Arran, Scotland in Miniature
Ross McEwen, July 19, 2011
The Isle of Arran lies in the Firth of Clyde, nestled on the west coast of the Scotland. Often described as a “Scotland in Miniature”, Arran’s geography mirrors the Scottish mainland with a geographical split between farmland in the south and mountains in the north, a total spread of nine golf courses and a capricious microclimate. The compact nature of the sparsely populated island makes it ideal for a range of day adventures.
A circumnavigation of the island is 60 miles, and the mountainous roads and inevitable headwind provide a challenge for even the most competent roadcyclist. The Ross (header image) and String roads pass over the spine of the island, and test the legs as they wind their way from sea level to over 1500ft . The labyrinth of forestry roads and single track that cover the island are ideal for mountain bikers of all abilities.
For triathletes, the Arran Man triathlons take place in mid-June, with options those keener on running or swimming only.
Goat Fell is the highest mountain on the island at 2866ft, and views are afforded all the way to Ireland on a clear day. If you’re looking for a taste of Arran adventure racing, the Goatfell Race starts from sea level and races to the summit and back. The north of the island offers easy access to a glaciated network of corries and spines, even including some rock climbing for those seeking an adrenaline rush. The Forestry Commission has put a lot of work into mapping and marking the trails that snake their way across the island.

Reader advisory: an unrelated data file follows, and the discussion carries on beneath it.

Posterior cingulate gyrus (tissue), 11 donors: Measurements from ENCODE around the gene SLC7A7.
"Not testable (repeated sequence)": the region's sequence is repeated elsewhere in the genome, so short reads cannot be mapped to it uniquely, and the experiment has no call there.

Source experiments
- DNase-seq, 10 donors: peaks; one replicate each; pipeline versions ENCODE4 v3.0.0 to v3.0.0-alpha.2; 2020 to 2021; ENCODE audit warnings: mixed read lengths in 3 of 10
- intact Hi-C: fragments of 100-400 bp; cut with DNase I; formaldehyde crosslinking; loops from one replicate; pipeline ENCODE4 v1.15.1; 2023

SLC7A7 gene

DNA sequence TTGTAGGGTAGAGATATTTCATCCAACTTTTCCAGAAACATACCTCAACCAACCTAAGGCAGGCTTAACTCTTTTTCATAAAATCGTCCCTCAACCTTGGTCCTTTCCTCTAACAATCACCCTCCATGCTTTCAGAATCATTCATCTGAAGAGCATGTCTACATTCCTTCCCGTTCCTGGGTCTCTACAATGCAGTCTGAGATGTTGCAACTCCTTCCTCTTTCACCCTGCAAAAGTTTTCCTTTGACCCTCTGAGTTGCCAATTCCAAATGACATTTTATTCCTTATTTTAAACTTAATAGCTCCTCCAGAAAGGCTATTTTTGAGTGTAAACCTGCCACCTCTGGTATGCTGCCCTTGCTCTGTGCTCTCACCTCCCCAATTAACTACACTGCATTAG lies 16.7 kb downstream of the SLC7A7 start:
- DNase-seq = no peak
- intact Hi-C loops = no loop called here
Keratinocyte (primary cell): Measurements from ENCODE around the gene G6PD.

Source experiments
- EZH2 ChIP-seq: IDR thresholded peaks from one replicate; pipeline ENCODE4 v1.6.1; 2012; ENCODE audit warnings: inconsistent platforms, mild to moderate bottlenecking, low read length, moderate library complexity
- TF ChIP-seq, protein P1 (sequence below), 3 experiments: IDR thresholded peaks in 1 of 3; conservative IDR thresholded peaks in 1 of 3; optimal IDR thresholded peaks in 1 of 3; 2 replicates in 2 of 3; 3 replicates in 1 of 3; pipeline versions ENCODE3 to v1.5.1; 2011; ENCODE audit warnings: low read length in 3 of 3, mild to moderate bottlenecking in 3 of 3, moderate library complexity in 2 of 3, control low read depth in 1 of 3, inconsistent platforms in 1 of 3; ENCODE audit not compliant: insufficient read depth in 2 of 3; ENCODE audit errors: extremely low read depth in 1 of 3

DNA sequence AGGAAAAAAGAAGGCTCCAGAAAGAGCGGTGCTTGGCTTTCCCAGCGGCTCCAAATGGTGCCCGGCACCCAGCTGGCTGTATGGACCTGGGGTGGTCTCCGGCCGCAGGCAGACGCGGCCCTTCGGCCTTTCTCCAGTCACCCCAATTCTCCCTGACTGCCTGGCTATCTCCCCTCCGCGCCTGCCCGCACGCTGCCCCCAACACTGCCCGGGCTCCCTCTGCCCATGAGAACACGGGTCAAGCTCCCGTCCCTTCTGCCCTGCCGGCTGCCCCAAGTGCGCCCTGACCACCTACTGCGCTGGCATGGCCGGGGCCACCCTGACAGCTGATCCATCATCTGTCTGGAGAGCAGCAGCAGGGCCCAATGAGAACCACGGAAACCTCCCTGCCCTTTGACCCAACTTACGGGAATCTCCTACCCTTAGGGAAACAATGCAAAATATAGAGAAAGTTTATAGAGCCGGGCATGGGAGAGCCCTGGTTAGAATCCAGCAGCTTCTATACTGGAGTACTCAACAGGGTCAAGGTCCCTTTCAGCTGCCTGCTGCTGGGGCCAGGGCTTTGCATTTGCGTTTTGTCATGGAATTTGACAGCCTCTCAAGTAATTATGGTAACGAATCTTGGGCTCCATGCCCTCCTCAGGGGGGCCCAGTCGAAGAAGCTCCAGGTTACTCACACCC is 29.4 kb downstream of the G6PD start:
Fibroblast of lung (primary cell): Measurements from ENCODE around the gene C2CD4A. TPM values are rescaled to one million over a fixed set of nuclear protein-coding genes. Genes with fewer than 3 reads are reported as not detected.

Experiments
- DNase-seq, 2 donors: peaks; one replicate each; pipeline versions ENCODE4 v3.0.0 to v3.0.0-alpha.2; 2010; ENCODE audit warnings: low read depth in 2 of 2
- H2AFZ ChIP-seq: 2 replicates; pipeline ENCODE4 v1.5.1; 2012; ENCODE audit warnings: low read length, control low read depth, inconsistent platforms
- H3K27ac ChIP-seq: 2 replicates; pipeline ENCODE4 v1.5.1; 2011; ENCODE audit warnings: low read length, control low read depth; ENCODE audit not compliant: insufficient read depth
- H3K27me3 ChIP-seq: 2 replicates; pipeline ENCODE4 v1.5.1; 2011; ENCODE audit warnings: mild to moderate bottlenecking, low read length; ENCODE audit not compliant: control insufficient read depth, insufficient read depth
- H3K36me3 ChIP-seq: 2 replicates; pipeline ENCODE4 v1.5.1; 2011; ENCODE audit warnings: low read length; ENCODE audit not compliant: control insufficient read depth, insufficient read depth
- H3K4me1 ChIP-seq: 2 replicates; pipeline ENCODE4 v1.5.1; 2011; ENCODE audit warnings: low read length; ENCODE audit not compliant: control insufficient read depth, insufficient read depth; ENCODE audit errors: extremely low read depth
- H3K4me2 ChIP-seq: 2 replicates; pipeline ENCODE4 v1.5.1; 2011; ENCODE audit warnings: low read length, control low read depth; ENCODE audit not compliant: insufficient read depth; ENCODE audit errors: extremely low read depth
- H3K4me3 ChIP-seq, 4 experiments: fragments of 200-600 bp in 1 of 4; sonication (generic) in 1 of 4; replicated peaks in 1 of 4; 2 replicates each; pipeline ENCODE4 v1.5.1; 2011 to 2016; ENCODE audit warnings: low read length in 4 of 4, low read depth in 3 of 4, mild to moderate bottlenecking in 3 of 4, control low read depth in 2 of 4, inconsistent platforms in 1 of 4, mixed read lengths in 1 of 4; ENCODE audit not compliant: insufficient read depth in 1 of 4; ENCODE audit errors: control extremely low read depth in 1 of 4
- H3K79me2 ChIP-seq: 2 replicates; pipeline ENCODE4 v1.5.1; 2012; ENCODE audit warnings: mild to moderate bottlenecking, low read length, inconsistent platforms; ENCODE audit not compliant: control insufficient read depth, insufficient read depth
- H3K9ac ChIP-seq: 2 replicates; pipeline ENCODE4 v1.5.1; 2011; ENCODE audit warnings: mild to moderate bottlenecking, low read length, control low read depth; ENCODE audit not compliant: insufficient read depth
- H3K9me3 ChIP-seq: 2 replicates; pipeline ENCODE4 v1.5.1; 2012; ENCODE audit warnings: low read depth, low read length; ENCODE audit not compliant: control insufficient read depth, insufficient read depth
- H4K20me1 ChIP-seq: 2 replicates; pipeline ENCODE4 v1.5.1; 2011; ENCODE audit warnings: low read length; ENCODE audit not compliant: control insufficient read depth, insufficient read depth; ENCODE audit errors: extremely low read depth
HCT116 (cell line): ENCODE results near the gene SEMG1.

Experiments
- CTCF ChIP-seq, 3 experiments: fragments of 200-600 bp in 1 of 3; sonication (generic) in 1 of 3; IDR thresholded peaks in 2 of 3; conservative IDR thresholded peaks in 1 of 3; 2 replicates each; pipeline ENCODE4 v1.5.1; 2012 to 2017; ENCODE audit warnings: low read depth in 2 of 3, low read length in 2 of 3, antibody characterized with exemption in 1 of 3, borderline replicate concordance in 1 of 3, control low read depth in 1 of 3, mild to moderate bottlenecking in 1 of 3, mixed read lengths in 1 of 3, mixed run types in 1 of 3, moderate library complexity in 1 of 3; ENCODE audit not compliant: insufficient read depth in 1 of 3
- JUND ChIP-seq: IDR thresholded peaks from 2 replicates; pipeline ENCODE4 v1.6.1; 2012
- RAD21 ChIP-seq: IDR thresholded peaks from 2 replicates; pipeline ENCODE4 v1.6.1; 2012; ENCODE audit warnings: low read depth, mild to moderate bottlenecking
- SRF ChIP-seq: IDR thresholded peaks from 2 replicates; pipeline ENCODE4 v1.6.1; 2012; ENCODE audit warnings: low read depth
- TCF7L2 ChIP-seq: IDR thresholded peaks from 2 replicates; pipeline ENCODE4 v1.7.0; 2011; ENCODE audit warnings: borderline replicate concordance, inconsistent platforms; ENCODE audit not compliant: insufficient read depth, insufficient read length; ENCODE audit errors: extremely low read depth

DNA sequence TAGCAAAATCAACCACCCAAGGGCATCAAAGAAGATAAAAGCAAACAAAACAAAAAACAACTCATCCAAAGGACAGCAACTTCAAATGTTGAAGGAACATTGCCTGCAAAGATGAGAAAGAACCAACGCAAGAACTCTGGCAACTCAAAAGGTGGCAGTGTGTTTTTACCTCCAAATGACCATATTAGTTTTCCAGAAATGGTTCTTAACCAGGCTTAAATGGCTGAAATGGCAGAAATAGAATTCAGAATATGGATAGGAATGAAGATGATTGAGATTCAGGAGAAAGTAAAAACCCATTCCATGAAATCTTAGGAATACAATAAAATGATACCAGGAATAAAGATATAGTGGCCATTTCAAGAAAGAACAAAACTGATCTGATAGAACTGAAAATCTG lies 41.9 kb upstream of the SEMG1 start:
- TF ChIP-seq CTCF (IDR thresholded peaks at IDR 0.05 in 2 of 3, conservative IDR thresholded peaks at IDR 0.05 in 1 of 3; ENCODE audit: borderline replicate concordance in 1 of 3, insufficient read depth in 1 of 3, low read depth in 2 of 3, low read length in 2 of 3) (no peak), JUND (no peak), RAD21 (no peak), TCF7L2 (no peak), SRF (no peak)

Being an island, open water swimming opportunities are abound. Lamlash Bay is on the West coast of the island is often sheltered from the gusting winds by Holy Isle. Holy Isle serves as a convenient objective for the ambitious swimmer, at approximately a mile offshore. The route isn’t protected so you’re best off seeking accompaniment with a sea kayaker if possible. Even when the water is warmer in the summer months, a wetsuit is advised, owing to the large quantities of jellyfish that share the water.
Getting there responsibly
From Glasgow Central take the train to Ardrossan Port. The ferry takes an hour to cross the First of Clyde and reach Brodick, the main settlement on Arran. Buy train tickets at thetrainline.com and ferry tickets from Caledonian MacBrayne.